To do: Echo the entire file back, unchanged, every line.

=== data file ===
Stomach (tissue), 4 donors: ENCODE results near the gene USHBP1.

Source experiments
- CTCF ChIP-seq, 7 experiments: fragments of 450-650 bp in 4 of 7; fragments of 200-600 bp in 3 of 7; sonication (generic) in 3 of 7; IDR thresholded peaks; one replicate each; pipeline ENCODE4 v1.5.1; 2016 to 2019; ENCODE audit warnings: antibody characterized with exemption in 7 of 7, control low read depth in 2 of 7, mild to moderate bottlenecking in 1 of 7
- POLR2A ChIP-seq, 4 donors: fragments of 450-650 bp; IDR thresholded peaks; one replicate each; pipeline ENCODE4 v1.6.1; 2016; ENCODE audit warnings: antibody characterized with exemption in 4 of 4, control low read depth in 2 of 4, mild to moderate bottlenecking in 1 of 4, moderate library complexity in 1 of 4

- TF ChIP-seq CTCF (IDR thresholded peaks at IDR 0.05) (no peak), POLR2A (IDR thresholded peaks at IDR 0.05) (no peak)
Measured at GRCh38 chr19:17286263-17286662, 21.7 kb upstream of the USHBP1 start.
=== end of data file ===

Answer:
Stomach (tissue), 4 donors: ENCODE results near the gene USHBP1.

Source experiments
- CTCF ChIP-seq, 7 experiments: fragments of 450-650 bp in 4 of 7; fragments of 200-600 bp in 3 of 7; sonication (generic) in 3 of 7; IDR thresholded peaks; one replicate each; pipeline ENCODE4 v1.5.1; 2016 to 2019; ENCODE audit warnings: antibody characterized with exemption in 7 of 7, control low read depth in 2 of 7, mild to moderate bottlenecking in 1 of 7
- POLR2A ChIP-seq, 4 donors: fragments of 450-650 bp; IDR thresholded peaks; one replicate each; pipeline ENCODE4 v1.6.1; 2016; ENCODE audit warnings: antibody characterized with exemption in 4 of 4, control low read depth in 2 of 4, mild to moderate bottlenecking in 1 of 4, moderate library complexity in 1 of 4

- TF ChIP-seq CTCF (IDR thresholded peaks at IDR 0.05) (no peak), POLR2A (IDR thresholded peaks at IDR 0.05) (no peak)
Measured at GRCh38 chr19:17286263-17286662, 21.7 kb upstream of the USHBP1 start.